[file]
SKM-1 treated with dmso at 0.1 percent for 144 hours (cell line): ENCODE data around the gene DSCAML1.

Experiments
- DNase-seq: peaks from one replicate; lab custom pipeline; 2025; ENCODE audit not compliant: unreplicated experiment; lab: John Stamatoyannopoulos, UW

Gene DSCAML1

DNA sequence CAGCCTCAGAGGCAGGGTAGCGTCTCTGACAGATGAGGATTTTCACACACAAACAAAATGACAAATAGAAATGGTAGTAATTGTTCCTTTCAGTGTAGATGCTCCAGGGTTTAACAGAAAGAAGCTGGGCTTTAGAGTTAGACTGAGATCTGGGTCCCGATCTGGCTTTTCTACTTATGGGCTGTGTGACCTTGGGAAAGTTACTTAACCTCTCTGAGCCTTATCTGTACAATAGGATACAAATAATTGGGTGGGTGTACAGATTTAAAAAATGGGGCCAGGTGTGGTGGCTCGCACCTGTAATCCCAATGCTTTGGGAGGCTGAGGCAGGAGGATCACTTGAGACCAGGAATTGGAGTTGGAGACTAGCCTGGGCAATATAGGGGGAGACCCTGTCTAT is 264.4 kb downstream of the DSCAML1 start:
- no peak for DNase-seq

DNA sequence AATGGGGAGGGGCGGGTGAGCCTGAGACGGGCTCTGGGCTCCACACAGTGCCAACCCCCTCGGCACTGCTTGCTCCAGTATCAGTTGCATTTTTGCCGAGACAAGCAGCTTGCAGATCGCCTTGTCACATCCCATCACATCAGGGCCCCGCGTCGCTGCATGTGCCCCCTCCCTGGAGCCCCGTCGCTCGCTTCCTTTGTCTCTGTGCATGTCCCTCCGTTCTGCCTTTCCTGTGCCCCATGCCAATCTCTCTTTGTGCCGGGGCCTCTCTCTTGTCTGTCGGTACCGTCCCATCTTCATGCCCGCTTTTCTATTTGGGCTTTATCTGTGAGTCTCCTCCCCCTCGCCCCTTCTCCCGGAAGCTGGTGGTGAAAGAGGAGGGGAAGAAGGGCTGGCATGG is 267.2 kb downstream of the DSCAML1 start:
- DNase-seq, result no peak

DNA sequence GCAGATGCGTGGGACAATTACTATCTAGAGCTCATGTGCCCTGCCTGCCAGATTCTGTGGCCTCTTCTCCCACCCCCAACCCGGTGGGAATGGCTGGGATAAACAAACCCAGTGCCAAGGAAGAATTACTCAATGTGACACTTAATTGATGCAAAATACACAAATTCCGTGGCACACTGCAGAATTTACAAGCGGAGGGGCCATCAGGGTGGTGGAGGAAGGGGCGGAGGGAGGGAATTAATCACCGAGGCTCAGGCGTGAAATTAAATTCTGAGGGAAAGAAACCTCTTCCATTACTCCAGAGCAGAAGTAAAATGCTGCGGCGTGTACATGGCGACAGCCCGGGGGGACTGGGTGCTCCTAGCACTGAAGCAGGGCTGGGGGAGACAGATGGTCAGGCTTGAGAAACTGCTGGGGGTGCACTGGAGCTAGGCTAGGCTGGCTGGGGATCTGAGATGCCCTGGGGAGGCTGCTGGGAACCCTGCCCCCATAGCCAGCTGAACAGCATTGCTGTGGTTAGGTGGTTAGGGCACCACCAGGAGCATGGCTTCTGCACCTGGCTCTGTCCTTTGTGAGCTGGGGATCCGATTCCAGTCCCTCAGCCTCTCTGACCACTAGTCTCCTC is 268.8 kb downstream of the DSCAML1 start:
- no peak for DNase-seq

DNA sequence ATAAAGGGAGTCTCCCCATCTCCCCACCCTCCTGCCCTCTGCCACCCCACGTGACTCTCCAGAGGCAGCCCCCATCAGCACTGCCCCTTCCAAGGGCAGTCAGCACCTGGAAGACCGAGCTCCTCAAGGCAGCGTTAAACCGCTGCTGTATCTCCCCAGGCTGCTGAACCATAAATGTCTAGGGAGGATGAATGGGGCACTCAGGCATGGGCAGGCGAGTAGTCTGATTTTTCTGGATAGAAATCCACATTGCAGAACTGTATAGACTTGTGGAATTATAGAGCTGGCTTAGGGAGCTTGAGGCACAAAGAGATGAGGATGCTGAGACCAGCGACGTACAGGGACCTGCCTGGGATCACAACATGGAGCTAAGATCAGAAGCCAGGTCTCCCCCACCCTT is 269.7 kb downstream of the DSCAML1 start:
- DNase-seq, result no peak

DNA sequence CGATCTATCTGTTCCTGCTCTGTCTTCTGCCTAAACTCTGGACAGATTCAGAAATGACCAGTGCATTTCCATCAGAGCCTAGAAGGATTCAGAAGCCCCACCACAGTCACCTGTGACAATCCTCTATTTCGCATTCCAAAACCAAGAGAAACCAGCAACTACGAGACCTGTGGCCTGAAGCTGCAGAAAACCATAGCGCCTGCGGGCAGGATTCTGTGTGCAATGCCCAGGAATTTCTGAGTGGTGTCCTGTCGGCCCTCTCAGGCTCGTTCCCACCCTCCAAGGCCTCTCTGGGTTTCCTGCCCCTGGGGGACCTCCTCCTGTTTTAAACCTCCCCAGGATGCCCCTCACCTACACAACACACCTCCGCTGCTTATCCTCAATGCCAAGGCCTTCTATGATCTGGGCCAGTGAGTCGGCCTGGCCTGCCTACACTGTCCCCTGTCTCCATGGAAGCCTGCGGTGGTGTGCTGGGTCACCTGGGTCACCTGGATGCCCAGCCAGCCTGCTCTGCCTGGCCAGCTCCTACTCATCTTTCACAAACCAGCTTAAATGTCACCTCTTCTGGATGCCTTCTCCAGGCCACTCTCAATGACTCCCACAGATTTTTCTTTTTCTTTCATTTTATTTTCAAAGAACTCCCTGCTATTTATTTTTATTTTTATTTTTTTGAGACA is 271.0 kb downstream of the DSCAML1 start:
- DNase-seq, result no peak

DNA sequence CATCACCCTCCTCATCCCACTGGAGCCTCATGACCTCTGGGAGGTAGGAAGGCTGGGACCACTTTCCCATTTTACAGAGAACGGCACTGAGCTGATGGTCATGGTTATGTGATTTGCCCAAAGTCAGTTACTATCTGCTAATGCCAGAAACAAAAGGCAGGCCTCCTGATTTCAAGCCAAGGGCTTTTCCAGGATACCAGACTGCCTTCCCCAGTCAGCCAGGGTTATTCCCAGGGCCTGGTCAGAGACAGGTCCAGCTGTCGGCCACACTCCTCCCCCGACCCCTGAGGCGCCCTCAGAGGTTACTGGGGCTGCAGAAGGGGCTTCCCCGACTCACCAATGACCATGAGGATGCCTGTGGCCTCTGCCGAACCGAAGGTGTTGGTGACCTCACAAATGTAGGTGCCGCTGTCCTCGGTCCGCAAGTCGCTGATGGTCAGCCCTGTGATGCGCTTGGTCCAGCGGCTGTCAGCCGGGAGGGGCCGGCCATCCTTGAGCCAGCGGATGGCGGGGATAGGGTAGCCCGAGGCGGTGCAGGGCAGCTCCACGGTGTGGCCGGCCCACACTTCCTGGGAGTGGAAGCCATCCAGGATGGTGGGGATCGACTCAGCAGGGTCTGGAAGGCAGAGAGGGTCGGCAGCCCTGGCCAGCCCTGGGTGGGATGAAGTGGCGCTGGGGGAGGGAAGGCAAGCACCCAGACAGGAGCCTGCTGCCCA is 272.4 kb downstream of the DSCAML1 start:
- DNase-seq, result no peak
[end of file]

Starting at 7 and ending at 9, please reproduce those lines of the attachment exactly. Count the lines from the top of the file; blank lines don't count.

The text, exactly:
DNA sequence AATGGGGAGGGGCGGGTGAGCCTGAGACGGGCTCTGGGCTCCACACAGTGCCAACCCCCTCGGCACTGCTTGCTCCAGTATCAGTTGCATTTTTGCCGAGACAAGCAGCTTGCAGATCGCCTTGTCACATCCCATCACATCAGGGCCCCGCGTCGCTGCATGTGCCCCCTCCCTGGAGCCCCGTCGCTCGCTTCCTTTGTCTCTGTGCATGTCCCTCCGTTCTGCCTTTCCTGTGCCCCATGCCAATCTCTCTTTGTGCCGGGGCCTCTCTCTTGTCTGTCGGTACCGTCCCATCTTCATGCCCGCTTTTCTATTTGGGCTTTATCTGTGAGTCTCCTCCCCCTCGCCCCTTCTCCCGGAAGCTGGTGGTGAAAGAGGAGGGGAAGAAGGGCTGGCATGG is 267.2 kb downstream of the DSCAML1 start:
- DNase-seq, result no peak

DNA sequence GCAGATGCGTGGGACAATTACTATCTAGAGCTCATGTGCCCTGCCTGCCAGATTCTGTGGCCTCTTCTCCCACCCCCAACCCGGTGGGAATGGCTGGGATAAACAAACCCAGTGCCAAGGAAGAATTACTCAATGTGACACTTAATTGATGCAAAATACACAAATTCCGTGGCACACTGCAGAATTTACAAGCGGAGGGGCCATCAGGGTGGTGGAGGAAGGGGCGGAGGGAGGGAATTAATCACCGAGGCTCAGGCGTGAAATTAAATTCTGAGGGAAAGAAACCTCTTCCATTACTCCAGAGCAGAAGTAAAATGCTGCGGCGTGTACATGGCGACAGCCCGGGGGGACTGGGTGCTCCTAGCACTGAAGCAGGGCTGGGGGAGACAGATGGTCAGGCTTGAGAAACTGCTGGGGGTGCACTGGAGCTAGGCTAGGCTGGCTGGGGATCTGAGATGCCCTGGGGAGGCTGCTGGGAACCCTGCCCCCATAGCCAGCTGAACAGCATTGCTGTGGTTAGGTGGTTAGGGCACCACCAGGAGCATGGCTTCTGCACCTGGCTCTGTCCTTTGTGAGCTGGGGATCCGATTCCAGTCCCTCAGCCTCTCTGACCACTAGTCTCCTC is 268.8 kb downstream of the DSCAML1 start: